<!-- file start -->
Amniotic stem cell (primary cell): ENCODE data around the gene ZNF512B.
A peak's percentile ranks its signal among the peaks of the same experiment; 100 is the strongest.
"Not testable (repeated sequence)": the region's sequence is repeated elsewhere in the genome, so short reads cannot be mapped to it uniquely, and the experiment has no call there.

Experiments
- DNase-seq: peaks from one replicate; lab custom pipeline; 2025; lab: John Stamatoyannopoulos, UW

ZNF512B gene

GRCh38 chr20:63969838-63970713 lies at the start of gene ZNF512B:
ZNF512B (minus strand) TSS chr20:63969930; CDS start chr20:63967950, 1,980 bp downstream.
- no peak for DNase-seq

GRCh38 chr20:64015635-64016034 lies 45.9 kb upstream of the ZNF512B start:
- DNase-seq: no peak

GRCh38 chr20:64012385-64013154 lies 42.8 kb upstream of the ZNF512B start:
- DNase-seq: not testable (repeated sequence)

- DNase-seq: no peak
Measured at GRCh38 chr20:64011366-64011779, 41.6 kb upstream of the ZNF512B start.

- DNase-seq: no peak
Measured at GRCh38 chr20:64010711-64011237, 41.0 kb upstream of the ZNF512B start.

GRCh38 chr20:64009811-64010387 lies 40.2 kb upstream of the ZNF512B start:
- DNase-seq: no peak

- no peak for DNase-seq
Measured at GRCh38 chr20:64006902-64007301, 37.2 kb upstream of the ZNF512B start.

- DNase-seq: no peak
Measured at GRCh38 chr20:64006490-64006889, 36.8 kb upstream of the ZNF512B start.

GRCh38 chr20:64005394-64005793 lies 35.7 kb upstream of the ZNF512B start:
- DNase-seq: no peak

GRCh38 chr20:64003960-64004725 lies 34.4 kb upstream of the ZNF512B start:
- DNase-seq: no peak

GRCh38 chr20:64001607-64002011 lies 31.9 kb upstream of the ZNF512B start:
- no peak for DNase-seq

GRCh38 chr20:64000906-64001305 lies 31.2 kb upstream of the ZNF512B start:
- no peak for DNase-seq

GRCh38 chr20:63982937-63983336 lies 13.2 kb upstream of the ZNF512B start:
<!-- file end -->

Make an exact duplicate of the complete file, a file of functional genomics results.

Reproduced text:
Amniotic stem cell (primary cell): ENCODE data around the gene ZNF512B.
A peak's percentile ranks its signal among the peaks of the same experiment; 100 is the strongest.
"Not testable (repeated sequence)": the region's sequence is repeated elsewhere in the genome, so short reads cannot be mapped to it uniquely, and the experiment has no call there.

Experiments
- DNase-seq: peaks from one replicate; lab custom pipeline; 2025; lab: John Stamatoyannopoulos, UW

ZNF512B gene

GRCh38 chr20:63969838-63970713 lies at the start of gene ZNF512B:
ZNF512B (minus strand) TSS chr20:63969930; CDS start chr20:63967950, 1,980 bp downstream.
- no peak for DNase-seq

GRCh38 chr20:64015635-64016034 lies 45.9 kb upstream of the ZNF512B start:
- DNase-seq: no peak

GRCh38 chr20:64012385-64013154 lies 42.8 kb upstream of the ZNF512B start:
- DNase-seq: not testable (repeated sequence)

- DNase-seq: no peak
Measured at GRCh38 chr20:64011366-64011779, 41.6 kb upstream of the ZNF512B start.

- DNase-seq: no peak
Measured at GRCh38 chr20:64010711-64011237, 41.0 kb upstream of the ZNF512B start.

GRCh38 chr20:64009811-64010387 lies 40.2 kb upstream of the ZNF512B start:
- DNase-seq: no peak

- no peak for DNase-seq
Measured at GRCh38 chr20:64006902-64007301, 37.2 kb upstream of the ZNF512B start.

- DNase-seq: no peak
Measured at GRCh38 chr20:64006490-64006889, 36.8 kb upstream of the ZNF512B start.

GRCh38 chr20:64005394-64005793 lies 35.7 kb upstream of the ZNF512B start:
- DNase-seq: no peak

GRCh38 chr20:64003960-64004725 lies 34.4 kb upstream of the ZNF512B start:
- DNase-seq: no peak

GRCh38 chr20:64001607-64002011 lies 31.9 kb upstream of the ZNF512B start:
- no peak for DNase-seq

GRCh38 chr20:64000906-64001305 lies 31.2 kb upstream of the ZNF512B start:
- no peak for DNase-seq

GRCh38 chr20:63982937-63983336 lies 13.2 kb upstream of the ZNF512B start: